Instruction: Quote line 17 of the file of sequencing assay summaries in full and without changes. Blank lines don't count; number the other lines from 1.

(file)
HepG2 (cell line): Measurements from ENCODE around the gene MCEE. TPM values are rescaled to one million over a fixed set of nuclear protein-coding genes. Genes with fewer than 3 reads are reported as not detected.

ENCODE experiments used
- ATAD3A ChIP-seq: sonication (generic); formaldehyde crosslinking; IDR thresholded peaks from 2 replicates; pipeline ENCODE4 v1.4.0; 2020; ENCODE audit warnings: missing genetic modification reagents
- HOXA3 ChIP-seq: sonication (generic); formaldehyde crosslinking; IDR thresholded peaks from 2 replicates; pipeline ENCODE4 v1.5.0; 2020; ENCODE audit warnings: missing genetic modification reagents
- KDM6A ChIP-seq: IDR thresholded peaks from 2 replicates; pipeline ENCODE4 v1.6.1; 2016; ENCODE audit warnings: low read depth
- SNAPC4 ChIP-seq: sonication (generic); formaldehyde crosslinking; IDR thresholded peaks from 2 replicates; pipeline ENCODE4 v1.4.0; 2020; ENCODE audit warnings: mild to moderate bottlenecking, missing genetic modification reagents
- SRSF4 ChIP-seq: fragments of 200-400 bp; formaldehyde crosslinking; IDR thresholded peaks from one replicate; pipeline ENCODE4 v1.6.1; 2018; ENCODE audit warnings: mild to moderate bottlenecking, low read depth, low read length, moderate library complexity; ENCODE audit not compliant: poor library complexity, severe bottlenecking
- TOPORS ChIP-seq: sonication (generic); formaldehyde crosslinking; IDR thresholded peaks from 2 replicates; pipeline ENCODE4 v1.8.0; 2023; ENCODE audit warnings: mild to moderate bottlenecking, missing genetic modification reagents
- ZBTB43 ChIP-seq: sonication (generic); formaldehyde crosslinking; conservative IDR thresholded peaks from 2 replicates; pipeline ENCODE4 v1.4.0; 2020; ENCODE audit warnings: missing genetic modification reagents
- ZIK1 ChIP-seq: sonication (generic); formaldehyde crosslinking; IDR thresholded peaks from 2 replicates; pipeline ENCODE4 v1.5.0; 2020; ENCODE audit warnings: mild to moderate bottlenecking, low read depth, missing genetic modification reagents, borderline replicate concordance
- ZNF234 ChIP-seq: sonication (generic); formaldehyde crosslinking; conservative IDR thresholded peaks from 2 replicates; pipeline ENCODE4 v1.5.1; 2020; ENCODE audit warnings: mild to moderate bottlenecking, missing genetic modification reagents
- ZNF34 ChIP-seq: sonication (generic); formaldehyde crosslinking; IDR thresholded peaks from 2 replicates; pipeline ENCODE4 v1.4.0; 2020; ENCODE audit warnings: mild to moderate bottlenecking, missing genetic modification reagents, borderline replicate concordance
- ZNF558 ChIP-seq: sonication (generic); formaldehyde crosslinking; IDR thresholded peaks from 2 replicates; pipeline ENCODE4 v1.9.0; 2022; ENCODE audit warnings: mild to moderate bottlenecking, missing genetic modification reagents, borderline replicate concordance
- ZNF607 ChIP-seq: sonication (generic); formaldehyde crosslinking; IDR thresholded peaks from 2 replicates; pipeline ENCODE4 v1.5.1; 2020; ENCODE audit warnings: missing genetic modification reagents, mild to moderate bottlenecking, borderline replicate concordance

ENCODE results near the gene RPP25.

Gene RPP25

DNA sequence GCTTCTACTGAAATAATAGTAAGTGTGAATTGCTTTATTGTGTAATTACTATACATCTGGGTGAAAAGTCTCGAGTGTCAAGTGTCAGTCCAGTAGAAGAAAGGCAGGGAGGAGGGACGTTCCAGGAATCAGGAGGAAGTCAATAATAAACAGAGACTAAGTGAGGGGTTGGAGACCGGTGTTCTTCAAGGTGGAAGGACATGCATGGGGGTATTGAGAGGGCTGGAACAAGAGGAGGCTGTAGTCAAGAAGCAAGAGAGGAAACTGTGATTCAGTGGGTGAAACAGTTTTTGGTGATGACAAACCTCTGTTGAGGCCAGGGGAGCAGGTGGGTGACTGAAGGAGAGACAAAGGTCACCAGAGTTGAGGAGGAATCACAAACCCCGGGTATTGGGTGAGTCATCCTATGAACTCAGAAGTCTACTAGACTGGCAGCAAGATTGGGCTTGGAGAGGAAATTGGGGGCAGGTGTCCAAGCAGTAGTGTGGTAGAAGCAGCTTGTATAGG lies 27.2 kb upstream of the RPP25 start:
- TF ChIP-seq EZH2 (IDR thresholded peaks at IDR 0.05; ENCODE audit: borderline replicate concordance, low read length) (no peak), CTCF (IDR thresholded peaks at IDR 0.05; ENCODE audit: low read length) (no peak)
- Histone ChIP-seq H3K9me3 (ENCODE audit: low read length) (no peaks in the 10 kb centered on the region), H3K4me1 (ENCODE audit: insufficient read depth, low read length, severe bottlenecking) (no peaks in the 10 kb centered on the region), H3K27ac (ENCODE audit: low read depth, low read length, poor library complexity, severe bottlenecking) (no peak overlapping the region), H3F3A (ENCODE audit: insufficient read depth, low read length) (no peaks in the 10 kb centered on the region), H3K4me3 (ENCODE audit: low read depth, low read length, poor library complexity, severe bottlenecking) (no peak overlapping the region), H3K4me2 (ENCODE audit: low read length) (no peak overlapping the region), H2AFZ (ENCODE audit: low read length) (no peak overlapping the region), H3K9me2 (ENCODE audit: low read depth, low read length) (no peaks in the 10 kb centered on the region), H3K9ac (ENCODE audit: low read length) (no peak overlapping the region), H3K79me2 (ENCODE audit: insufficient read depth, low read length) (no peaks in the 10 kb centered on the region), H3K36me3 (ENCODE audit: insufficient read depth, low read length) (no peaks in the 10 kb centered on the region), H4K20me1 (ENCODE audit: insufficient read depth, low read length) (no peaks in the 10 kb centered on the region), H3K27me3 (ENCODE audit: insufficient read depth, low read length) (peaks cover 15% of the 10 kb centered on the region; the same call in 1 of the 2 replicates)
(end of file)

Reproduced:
DNA sequence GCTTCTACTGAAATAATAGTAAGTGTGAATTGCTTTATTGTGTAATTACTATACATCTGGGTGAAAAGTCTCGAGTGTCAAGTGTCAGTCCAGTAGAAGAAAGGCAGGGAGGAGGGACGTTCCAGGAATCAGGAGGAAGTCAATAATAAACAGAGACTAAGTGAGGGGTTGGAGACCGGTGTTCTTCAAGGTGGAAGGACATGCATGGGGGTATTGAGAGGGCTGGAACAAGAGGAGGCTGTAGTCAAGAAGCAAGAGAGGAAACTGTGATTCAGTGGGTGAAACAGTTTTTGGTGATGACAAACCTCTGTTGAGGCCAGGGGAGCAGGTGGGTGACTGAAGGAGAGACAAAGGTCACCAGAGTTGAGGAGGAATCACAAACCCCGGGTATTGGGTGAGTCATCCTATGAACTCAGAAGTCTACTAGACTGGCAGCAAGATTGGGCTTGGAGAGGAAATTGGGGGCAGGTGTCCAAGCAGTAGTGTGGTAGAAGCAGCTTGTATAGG lies 27.2 kb upstream of the RPP25 start: